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Enemy soldiers gather - to strive for peace

Shunned by their respective governments, former Israeli and Palestinian fighters have been meeting in secret, seeking common ground.

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"At first I asked him," says Aramin, "how he could live, how he could look at his wife and children. But this is his way of making amends."

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Raed, a Palestinian father of two from Hebron, stands up next. He relates how, after an Israeli soldier killed his best friend, he engaged in "activities against soldiers," including throwing Molotov cocktails at Israeli troops. He was a fugitive for a year before he was caught and put in jail. His time there, however, only made him more committed to his cause, and he began planning a "large attack" against Israel.

"But then, my cousin was killed, and something changed," he says. "I suddenly started thinking there must be another way. First I lost my friend, then my cousin. I didn't want to lose more. There had to be a way out of this violent circle. I hope," he says, adding, "this group will become an important part of both our societies, and an example to the world of how peace is possible, even among fighters."

The leaders of Combatants for Peace felt it was important to keep their group secret until they had established clear goals. Their aim: To press for an end to Israeli settlements and military incursions, and for the creation of clear frontiers between independent Israeli and Palestinian states.

So far, the group's low-key approach has confined it to speaking at smaller public events, to Jewish groups in the United States and young Palestinians and Israelis. Following their official public launch on Monday, though, they will start addressing larger international audiences, promoting their vision of a "road to peace."

That road is not without obstacles.

First, it's difficult for the group to find a meeting location. It is illegal for Israelis to enter most of the West Bank. For most Palestinians, procuring entry permits into Israel is time-consuming and often fruitless. But the group has been able to meet in Arram, an area just north of Jerusalem that is part of the Palestinian Territories, surrounded by security checkpoints and roadblocks administered by Israel.

Members say it will become even more difficult to meet as the "security wall" goes up. Half-finished sections of wall currently slice through a main road in the center of town.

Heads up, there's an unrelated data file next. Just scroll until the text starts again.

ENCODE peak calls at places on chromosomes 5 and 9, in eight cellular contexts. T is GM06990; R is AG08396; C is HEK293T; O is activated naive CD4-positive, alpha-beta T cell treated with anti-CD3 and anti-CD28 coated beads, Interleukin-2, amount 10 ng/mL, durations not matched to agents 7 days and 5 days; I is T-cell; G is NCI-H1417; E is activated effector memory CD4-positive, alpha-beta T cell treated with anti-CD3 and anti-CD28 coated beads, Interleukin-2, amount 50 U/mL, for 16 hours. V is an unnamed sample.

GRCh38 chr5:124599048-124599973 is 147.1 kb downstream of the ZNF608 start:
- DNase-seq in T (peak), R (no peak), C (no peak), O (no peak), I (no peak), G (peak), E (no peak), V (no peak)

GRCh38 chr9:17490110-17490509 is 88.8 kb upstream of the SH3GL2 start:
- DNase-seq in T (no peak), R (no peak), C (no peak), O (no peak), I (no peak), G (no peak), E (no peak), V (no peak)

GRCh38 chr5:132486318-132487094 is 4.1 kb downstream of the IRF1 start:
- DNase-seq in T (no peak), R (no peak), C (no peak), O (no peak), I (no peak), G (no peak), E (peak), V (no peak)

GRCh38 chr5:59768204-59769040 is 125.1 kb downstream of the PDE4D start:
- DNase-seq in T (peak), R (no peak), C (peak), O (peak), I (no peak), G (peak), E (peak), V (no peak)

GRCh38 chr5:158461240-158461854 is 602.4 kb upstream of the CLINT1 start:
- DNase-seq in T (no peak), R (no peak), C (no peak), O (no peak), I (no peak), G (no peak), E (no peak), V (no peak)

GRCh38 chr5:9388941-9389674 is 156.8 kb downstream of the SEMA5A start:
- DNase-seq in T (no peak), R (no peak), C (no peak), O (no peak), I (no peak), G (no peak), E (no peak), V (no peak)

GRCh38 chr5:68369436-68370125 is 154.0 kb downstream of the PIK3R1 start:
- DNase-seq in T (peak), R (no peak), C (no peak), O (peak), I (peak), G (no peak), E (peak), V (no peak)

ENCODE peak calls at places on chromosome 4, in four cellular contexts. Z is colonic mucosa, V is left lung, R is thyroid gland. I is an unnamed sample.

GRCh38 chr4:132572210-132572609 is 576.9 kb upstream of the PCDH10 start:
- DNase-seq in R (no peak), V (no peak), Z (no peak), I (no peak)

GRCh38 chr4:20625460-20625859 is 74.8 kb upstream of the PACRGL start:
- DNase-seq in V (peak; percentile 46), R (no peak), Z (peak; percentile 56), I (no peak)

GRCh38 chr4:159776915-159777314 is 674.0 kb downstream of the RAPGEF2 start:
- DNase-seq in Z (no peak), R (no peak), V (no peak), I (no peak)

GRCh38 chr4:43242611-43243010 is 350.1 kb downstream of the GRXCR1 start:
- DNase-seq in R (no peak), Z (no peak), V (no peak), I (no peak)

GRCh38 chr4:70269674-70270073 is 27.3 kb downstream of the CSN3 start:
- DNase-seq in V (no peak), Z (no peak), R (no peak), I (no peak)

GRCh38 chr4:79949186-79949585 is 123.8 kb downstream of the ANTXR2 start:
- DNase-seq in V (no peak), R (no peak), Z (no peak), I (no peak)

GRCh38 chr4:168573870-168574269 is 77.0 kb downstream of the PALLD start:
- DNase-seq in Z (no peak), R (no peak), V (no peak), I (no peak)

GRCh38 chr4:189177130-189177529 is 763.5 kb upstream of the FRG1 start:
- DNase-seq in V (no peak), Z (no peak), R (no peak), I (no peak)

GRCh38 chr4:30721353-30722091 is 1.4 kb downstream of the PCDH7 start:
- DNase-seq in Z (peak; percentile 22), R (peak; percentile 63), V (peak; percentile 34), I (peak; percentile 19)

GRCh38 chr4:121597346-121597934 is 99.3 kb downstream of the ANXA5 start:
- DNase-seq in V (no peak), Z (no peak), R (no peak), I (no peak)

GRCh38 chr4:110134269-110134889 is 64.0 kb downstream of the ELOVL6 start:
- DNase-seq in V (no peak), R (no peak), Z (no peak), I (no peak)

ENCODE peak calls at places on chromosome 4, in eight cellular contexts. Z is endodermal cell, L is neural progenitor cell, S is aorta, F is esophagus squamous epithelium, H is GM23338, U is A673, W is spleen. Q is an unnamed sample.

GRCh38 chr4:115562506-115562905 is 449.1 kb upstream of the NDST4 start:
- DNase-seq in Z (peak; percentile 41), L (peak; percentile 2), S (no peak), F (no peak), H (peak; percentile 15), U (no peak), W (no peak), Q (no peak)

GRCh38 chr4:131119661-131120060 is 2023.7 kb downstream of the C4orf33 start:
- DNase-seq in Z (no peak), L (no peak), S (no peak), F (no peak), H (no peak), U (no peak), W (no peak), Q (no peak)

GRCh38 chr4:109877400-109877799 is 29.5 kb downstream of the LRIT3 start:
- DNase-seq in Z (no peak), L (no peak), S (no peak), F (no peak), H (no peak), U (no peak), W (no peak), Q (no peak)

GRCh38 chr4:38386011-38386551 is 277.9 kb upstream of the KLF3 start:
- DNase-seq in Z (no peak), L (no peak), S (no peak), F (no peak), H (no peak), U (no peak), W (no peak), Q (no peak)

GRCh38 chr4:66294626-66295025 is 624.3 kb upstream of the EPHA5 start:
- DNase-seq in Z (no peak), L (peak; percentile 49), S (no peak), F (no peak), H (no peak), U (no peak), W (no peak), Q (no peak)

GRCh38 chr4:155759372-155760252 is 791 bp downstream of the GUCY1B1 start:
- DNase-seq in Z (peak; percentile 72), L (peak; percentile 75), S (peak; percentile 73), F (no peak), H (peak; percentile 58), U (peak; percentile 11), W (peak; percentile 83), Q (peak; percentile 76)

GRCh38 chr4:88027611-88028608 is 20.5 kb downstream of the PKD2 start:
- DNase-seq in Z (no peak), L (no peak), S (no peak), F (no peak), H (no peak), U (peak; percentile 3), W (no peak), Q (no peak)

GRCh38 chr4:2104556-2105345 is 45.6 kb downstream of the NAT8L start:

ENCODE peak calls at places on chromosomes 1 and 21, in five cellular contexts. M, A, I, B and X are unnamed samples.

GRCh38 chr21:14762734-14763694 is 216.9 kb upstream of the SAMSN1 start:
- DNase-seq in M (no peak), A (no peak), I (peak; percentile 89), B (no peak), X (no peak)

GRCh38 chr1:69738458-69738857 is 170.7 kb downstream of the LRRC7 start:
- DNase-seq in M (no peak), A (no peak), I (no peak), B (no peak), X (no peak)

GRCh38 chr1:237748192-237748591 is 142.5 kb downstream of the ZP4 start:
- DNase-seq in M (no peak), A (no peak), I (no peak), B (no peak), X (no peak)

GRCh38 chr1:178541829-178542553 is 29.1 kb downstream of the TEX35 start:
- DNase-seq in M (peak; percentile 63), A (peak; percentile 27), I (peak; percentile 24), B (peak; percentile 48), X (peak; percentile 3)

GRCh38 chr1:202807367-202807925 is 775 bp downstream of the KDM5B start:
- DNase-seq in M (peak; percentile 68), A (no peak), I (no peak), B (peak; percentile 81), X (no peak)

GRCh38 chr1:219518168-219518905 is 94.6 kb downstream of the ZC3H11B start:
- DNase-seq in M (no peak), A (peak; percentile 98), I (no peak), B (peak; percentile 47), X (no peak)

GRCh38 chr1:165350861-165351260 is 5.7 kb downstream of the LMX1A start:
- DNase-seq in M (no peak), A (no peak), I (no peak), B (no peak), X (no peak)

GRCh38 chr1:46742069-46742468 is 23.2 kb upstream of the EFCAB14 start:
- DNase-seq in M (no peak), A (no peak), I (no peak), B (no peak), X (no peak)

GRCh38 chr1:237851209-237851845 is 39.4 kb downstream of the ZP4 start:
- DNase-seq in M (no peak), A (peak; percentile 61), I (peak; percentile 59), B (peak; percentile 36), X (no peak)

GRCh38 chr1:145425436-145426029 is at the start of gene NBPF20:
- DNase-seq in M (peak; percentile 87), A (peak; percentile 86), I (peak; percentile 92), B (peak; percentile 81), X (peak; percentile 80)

Despite its efforts to promote peace and understanding, the group has opponents on both sides of the conflict. Group member Elazar Elchanan says they are "staunchly opposed by the Israeli government." Aramin says Hamas, too, sees the group as part of the opposition.

"We may be putting our lives in danger just by meeting," says Yonatan Shapira, "but we need to do this for the sake of everyone. Palestinians have tried for years to oppose the occupation, and everything they've done has just made the response more brutal. So we want to create an alternative to the military, so that young people on both sides can join us instead of army or militia groups."

Yonatan knows, though, that the group's decision to go public will have repercussions for its members. He was an instrumental figure in the creation of the September 2003 "Pilots' Letter" signed by 27 Israeli Air Force pilots that stated, "We, who were raised to love the state of Israel ... refuse to take part in Air Force attacks on civilian population centers."

"I was at the center of a storm," he says. "It was a real crisis in my life when that letter went public."

Nevertheless, he says, as the new members' introductions come to an end and the group divides up to discuss strategies for the upcoming launch, these former fighters are willing to face another storm in order to "truly serve their families, to finish the occupation and be able to live in peace together."

"It doesn't cease to be hard," says Aramin with a smile and sighing deeply. "You must listen to what each person has to say, even though he might be the one who once hit you, or killed a member of your family. But you must listen, and you must forgive, even for the most difficult things."